The Cadillac Company has used S.A.E. 3250 steel for at least 8 years. This is medium nickel-chromium steel. Many other kinds have also been tried. Experience has shown that transmission gears made of carburized steel are not within 30 per cent as accurate as those made of oil-treated steel. This may be because of the fact that more attention has been paid to oil-hardened than to carburized steel gears. Efforts to control the distortion of carburized gears were unsuccessful. The hardening was done in salt pots, lead pots and open furnaces, heated by gas, oil and electricity. The same thing applies to spur gears. Oil-treated steel for rear axles has not been tried. When transmission gears were made from drop-forged blanks made by the conventional pegged-out process from flat stock they became oval. Upset gear forgings are used as fast as the forging suppliers can become equipped for the work. When a slug is cut from the end of a long bar, then up-ended and drop-hammered, the flow of metal is such that the distortion is much less and the tooth strength greater. When the flow of metal in rolling is in a certain direction the gears will contain flow-lines. Some teeth will be strong because the flow is lengthwise of the teeth; others weak because the flow is across them.
Special impact tests were made. One tooth was knocked out by a drop-hammer impact; then one on the opposite side was broken off. Teeth quartering to each other were found to be of vastly different strength. Teeth drop-forged by the pegged-out method vary in strength depending upon the flow-lines. Upset gear teeth are not so strong as the strongest of the teeth made from oil-treated steel forgings but are much stronger than the average. Upset gears have no weak teeth, for the flow is through the teeth, not across them; the teeth are uniformly strong all the way round.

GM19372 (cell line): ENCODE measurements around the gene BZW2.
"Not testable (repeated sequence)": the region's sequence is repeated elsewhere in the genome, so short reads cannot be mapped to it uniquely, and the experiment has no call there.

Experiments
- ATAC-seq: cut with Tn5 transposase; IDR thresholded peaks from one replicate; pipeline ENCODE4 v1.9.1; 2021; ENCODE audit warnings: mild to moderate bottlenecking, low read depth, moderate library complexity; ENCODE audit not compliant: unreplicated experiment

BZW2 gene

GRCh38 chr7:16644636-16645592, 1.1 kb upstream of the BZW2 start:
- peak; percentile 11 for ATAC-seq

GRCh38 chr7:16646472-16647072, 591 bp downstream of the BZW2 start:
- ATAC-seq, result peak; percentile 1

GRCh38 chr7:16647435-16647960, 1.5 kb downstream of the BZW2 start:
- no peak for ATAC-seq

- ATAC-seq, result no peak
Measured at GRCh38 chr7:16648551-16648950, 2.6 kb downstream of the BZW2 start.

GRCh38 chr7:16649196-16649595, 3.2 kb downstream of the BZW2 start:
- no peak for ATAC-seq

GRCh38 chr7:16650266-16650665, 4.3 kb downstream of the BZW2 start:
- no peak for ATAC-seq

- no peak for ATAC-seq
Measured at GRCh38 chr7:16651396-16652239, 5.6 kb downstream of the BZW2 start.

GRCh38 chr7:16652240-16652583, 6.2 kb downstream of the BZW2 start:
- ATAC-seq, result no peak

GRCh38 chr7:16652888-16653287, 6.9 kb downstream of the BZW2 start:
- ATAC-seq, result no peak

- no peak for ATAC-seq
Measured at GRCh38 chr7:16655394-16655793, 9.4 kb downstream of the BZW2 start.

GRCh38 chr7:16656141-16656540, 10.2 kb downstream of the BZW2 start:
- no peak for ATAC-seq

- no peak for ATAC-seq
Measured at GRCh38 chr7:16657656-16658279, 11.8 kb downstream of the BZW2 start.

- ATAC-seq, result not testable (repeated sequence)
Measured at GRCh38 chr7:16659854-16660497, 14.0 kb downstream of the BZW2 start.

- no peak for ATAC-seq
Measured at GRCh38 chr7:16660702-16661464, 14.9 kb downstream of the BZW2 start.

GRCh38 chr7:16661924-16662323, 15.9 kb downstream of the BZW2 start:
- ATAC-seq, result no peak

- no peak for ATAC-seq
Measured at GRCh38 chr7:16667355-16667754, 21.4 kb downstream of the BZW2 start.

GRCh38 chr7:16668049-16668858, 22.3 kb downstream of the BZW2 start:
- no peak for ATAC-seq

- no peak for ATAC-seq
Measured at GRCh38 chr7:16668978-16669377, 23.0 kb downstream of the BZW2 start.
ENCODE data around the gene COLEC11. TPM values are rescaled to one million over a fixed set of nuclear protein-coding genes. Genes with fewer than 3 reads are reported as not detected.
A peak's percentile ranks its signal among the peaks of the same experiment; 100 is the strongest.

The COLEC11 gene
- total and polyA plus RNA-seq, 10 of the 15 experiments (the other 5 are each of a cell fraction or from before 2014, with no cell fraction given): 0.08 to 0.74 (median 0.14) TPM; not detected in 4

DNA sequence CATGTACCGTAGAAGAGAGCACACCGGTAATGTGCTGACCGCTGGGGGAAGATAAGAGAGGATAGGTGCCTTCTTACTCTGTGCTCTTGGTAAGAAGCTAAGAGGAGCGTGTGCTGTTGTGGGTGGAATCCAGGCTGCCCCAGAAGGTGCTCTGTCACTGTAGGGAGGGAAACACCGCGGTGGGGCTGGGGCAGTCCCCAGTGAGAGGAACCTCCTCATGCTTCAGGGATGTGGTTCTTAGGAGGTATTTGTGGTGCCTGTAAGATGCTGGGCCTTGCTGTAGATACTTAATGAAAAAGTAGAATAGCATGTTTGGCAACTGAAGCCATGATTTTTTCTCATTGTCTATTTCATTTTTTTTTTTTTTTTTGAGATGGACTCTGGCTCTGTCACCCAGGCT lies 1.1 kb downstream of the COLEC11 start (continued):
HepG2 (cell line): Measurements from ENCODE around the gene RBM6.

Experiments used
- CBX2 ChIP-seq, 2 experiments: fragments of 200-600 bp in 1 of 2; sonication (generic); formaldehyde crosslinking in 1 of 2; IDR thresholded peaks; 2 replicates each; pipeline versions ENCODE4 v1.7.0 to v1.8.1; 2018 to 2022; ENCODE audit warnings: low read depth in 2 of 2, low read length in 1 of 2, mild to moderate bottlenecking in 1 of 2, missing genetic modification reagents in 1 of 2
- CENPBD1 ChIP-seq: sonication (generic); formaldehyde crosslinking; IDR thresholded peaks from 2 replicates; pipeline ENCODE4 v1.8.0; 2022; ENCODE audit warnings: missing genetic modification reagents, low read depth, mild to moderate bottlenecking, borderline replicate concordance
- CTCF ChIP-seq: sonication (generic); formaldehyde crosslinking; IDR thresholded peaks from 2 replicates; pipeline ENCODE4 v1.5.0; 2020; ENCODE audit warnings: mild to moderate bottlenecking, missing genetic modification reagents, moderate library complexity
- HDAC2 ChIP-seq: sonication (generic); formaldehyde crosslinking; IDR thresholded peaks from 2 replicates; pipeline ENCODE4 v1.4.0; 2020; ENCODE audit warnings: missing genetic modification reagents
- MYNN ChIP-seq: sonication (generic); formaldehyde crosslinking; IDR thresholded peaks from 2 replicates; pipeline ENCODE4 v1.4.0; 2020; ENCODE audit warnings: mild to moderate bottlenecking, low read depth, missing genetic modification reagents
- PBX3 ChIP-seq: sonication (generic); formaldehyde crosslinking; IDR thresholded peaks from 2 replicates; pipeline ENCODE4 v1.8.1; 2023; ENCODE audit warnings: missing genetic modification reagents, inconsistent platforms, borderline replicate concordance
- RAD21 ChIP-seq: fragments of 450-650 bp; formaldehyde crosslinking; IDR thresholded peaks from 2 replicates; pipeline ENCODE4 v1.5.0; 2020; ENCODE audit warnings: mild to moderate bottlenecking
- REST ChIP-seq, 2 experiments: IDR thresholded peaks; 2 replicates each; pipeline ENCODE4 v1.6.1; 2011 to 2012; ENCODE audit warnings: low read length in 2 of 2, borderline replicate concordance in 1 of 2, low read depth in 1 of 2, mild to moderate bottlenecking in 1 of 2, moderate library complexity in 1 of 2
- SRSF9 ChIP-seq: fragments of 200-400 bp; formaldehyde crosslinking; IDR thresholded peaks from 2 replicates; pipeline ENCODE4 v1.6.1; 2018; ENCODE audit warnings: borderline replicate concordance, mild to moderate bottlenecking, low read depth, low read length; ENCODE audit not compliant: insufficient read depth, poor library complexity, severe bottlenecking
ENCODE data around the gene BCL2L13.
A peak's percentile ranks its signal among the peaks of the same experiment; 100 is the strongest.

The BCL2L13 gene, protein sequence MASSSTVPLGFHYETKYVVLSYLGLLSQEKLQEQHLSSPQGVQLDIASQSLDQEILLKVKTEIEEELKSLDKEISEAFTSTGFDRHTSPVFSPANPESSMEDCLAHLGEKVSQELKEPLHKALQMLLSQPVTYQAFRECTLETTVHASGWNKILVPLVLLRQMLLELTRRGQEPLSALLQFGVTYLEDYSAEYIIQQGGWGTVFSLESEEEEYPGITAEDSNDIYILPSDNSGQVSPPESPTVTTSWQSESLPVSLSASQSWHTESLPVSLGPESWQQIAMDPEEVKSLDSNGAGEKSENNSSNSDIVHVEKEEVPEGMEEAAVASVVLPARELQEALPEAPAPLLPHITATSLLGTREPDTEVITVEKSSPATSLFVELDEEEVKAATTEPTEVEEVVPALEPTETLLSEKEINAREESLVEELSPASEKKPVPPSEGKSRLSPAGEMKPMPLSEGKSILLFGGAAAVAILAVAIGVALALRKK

Ring gears warp. They follow the same rule as regards flow-lines. When they are pegged out flat they try to get back to the flat-rolled bar form. If the ring gear is upset so that the flow is through the teeth it will become slightly distorted but will not tend to become oval. The strength will increase from 20 to 40 per cent, depending upon the skill with which the two methods of forging are executed. Upset gears absorb about 1300 ft-lb. of impact before cracking as against 260 ft-lb. for gears in which the flow is crosswise.
Originally the process used in making transmission gears was to rough-cut them on gear-hobbing machines, then finish to size, harden, wire-brush and match. Through automatic control and electric furnaces the warpage in heat-treating has been decreased and the uniform expansion can be allowed for. But the greatest improvement has been in the grinding of finished gears. The teeth of gears need be shaped only to 0.0050 in. oversize, leaving 0.0025 in. on a side for grinding. Two gears are shaped at a time, doubling the output; one man runs three machines where he used to run two. Three gear-shaping machines and one man produce the same number of gears that six machines and three men did formerly. Single-purpose hobbing machines cut the time still farther. New hobbing machines not only run faster than the old ones but they do away with gear-shaping machines entirely because the grinding machines will finish hobbed teeth as well as they will finish shaped teeth. Backlash, tolerance and eccentricity are also greatly reduced.
In assembling, the advantage is with ground gears as compared with cut gears. Tear-downs are fewer than 6 per cent and the standard of quietness is noticeably better. Scrap has been reduced from 3 to ⅛ of 1 per cent. When the first gear-grinding machines were installed, noises in the bearings and other parts appeared that had not been noticeable before. Ground gears save trouble, labor and time and have almost eliminated tear-downs and rematching.